By Salman Khalid, February
The current crisis in Venezuela can be traced to Jan. 10 this year, when members of the country’s Supreme Court defected during Maduro’s inauguration. Soon after, the National Assembly declared its leader, Juan Guaido, the legitimate president on the grounds that Maduro was not elected legitimately. This declaration was recognized by the United States and other Western countries. But although Guaido’s idealism may seem like a breath of fresh air to a country suffering from food shortages, a ruined economy and an authoritarian government, there may be sinister elements at play.
The U.S. government recently announced that it will send humanitarian aid to Venezuela to alleviate food shortages — shortages caused in part by sanctions imposed by U.S. President Donald Trump in 2017 that severely restricted trade with oil companies in an oil-dependent economy. In addition, Venezuelan government efforts to withdraw $1.2 billion of gold held in the Bank of England were denied, while at the same time Guaido was given access to Venezuelan bank accounts in the Federal Reserve Bank of New York. Maduro’s government is being criticized for socio-economic crises that foreign actors have imposed on them.
Furthermore, the West — not just Trump, but Canada’s Justin Trudeau and Brazil’s far-right Jair Bolsonaro, to name a few — is actively building an anti-Maduro narrative in order to justify a possible military coup, something President Trump considers “an option.”
As the last 60 years taught the world, the U.S. is not one to shy away from imposing regime changes in foreign states in pursuit of its own interests. Venezuela is home to some of the world’s largest oil reserves — and if there’s anything Iraq can teach us, it’s that the U.S. loves to bring freedom to the oil-rich corners of the globe. Similarly, if there’s anything Chile can teach us, it’s that the U.S. can’t stand anti-capitalist nations, especially ones in the Americas.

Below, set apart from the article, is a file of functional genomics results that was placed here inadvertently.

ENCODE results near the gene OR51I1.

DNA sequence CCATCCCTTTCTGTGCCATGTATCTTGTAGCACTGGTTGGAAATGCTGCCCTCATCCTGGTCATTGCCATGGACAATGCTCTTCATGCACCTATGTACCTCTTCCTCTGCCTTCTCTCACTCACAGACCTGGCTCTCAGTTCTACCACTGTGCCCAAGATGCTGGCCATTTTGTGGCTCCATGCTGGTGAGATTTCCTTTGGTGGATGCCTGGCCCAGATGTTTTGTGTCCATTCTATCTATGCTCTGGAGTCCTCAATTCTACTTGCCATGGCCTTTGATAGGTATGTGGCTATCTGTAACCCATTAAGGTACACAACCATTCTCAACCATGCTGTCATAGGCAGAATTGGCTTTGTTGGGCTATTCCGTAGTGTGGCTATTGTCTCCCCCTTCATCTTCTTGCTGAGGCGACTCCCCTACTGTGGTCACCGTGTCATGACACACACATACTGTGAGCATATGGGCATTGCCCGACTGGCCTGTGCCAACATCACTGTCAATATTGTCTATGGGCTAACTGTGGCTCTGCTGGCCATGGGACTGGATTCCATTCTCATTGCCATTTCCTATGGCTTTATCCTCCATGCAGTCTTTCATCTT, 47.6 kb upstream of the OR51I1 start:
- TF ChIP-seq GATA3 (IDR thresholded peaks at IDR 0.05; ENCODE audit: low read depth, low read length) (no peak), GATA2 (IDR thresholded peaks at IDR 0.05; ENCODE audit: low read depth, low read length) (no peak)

Venezuela is the perfect target for an oil-hungry, anti-anti-capitalist regime with the world’s largest military. This becomes even more concerning after considering that Venezuela still has support from Russia — which deployed two strategic bombers to Venezuela in December — as well as China and Turkey. We might see a repeat of Syria and the proxy conflict between Russian and American forces, although this war would be fought much closer to home.
The Canadian government’s support for Guaido seems irresponsible at best and downright dangerous at worst. Support for Guaido gives more legitimacy to whatever the Trump administration has in mind for Venezuela. Canada is also hosting the next Lima Group meeting, composed of 12 Latin American states determined to help end the crisis in Venezuela, clearly showing the world that we want a role to play in any possible regime change.
Is Maduro the best option for Venezuela? Definitely not. But we shouldn’t ally ourselves with countries that have expressed more interest in profiting off a regime change than genuinely wanting to help an oppressed country. When given the choice between a supporting dictator in power or propping up an exploitative puppet regime, Canada should remain neutral.